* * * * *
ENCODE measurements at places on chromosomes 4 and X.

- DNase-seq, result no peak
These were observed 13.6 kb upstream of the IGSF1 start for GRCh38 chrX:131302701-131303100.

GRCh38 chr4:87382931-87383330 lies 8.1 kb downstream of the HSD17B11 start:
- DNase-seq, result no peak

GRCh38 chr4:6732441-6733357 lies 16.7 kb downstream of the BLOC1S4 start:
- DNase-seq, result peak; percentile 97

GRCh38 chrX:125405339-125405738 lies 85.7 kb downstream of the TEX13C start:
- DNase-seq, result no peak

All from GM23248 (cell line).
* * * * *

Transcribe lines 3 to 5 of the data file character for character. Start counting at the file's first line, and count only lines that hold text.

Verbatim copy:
These were observed 13.6 kb upstream of the IGSF1 start for GRCh38 chrX:131302701-131303100.

GRCh38 chr4:87382931-87383330 lies 8.1 kb downstream of the HSD17B11 start:
- DNase-seq, result no peak